It is no secret that introducing new innovative products and solutions is challenging, and we all know that it’s people’s nature to hold on to the past and avoid what’s new and unknown. Yet innovation is rapidly becoming the lifeblood of the global economy.
Let’s take a look what strategies Apple, DSM and TenCate have used to promote their innovative products.
Apple: 1 million Apps Available In The App Store
Apple is known for bringing new revolutionary products to the market that seem to be instant hits. However, it wasn’t always like that. When Apple introduced the iPhone in 2007, journalists and business consultants predicted that iPhone would end up nowhere.
“Steve Job’s brilliant job with the PR and the media’s love of convergence will make an iPhone a must have for some early adopters and elites. But shortly after the launch the initial hype will wear off and Steve will move on to the next project at Apple.” wrote, brand consultant Laura Ries in March 2007.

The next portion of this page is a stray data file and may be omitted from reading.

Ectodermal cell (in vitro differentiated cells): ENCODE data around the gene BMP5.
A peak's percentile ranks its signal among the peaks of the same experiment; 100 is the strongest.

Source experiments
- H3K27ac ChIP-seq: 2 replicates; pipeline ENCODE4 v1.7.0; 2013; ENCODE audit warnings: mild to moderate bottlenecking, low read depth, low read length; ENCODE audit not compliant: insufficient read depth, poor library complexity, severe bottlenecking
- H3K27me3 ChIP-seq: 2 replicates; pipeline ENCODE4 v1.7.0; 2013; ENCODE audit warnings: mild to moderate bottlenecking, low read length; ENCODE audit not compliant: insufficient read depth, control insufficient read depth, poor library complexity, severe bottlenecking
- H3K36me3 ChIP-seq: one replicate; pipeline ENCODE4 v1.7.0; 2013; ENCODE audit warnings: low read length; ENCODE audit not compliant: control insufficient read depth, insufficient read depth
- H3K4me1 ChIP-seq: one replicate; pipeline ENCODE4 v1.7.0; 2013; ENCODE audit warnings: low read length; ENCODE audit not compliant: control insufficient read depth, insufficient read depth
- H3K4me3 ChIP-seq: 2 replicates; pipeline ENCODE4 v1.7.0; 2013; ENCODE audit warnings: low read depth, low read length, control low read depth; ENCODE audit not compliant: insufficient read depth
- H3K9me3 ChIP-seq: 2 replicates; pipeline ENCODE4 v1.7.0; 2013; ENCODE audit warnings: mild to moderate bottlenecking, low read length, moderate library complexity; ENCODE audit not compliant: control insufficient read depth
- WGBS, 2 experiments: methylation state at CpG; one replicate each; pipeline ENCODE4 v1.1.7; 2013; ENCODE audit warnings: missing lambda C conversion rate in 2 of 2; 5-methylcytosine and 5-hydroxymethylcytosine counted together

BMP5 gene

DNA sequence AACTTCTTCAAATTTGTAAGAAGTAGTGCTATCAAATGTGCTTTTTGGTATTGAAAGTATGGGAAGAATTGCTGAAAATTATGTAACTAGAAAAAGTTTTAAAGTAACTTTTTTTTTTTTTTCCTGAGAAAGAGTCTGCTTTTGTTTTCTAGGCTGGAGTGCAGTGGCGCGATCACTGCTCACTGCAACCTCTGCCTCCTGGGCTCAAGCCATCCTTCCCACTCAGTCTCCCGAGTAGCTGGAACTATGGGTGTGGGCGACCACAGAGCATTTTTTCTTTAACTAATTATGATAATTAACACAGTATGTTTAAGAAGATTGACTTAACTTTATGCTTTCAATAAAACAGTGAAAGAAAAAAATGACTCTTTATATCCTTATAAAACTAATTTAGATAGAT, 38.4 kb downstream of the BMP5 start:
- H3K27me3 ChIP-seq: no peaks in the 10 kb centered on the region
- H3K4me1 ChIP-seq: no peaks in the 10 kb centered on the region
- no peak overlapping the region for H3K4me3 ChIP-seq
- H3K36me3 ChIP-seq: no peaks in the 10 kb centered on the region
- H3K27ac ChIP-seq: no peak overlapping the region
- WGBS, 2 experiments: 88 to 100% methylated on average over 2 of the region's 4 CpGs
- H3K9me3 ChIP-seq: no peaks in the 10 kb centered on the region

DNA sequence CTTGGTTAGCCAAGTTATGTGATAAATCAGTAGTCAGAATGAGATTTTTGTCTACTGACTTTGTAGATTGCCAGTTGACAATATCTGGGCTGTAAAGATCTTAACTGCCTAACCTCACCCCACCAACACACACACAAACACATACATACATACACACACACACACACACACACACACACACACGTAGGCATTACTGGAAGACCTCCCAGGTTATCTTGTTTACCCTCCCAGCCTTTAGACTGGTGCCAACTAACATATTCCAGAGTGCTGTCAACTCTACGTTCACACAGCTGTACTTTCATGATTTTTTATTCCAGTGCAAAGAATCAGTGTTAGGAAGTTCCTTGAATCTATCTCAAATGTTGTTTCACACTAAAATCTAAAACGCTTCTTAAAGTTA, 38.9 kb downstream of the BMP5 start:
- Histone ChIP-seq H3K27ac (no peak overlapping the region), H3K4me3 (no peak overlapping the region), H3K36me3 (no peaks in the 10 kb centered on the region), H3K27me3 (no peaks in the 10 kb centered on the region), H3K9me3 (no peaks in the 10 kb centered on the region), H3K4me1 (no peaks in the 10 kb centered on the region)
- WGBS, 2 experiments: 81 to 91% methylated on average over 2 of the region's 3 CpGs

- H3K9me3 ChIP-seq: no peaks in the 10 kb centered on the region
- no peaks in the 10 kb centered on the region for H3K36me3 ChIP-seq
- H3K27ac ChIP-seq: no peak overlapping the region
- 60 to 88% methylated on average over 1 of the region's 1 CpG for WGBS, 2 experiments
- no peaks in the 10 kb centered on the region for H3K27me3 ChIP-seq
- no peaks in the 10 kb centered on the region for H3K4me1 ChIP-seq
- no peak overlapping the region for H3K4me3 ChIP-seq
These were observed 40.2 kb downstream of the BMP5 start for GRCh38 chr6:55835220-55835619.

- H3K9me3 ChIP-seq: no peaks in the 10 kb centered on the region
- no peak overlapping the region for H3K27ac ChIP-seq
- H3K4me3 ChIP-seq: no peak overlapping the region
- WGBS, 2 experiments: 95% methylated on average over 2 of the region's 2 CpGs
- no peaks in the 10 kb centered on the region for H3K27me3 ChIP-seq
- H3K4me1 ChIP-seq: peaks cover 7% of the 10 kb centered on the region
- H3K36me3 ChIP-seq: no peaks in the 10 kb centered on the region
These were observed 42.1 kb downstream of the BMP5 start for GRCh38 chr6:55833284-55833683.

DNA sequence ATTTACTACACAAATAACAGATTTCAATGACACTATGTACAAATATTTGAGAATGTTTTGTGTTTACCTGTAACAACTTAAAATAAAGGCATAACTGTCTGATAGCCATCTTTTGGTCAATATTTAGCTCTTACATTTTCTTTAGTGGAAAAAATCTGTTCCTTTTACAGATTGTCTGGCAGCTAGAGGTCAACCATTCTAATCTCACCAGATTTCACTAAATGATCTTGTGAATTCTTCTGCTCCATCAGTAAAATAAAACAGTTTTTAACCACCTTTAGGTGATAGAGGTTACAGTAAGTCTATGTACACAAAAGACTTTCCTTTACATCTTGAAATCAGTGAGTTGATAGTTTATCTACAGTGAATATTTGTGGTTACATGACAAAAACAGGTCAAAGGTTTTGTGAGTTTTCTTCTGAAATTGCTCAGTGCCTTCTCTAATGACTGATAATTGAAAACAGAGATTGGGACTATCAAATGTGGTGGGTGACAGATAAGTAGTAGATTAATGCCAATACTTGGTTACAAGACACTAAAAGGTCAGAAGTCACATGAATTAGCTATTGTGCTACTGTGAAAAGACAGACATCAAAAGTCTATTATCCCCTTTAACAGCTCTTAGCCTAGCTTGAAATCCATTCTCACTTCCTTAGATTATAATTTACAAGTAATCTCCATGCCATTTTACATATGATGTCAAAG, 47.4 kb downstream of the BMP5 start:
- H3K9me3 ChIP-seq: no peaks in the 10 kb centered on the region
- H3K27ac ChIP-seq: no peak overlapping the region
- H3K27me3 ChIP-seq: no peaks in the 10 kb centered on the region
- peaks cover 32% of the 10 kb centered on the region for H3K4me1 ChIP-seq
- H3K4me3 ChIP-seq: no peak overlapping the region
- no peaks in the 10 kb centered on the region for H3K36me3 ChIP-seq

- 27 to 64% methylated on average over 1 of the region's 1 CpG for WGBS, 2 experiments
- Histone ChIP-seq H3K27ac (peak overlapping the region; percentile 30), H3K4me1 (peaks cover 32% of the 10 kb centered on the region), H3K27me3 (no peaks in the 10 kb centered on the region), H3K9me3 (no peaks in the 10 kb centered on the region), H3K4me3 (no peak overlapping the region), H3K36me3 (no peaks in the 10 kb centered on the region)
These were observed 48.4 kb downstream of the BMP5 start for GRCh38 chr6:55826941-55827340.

And yes, the initial sales numbers were humble, so what Apple and Jobs did was listening to the market and critics, and they added new features to the iPhone. In the beginning, Apple refused to allow users to install 3rd-party software on the device, but then the company changed its mind. When Apple launched the 3G iPhone, the apps had become a major, most wanted feature, and users were hooked on these small programs called applications. The rest is history, today the iPhone is the most popular smartphone and there are more than 1 million apps available in the App Store. Of course, there are many other factors that contributed to Apple’s success but understanding customer needs is one of the most important factors.
TenCate: Industrial Production Of Digitally Printed Textile